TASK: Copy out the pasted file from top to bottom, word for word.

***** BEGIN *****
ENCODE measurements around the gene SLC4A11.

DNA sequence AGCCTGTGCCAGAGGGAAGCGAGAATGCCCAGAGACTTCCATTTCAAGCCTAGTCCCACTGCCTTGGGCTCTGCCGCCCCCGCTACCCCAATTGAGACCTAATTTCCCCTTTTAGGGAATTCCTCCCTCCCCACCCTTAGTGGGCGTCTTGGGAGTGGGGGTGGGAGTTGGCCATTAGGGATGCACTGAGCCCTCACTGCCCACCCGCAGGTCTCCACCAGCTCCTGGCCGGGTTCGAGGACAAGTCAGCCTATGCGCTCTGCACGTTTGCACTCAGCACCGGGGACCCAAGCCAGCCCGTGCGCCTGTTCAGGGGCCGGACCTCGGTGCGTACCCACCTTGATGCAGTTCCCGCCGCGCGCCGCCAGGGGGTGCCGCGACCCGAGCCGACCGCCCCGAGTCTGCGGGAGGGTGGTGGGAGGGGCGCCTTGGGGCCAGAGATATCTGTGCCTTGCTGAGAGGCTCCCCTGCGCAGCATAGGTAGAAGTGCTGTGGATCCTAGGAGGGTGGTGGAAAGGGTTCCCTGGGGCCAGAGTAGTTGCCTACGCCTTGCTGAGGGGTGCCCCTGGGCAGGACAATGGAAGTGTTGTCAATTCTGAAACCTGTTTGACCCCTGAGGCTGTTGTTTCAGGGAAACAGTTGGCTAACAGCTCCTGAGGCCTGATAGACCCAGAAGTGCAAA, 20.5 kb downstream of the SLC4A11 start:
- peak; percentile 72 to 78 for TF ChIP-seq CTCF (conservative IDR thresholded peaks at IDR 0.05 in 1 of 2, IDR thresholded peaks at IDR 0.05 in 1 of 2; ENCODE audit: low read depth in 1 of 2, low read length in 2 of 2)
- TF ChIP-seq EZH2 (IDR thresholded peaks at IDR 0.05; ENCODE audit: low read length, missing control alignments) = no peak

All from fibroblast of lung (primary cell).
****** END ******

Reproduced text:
ENCODE measurements around the gene SLC4A11.

DNA sequence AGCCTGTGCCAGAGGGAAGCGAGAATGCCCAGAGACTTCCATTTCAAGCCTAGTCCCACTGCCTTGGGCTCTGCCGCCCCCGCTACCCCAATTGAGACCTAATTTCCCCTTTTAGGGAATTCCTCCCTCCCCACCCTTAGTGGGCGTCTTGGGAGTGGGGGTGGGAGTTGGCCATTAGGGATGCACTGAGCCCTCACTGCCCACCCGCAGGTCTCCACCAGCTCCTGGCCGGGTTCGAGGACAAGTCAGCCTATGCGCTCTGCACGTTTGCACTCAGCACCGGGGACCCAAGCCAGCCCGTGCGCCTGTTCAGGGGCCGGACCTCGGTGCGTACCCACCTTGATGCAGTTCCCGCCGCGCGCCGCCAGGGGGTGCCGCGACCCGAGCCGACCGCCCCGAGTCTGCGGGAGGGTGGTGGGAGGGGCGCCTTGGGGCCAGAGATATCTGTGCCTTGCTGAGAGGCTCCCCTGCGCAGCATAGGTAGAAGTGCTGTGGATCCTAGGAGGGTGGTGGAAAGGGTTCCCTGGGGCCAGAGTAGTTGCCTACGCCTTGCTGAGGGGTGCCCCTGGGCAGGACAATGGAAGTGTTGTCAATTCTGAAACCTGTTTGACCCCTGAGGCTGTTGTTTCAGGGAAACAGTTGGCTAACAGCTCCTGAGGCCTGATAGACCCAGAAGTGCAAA, 20.5 kb downstream of the SLC4A11 start:
- peak; percentile 72 to 78 for TF ChIP-seq CTCF (conservative IDR thresholded peaks at IDR 0.05 in 1 of 2, IDR thresholded peaks at IDR 0.05 in 1 of 2; ENCODE audit: low read depth in 1 of 2, low read length in 2 of 2)
- TF ChIP-seq EZH2 (IDR thresholded peaks at IDR 0.05; ENCODE audit: low read length, missing control alignments) = no peak

All from fibroblast of lung (primary cell).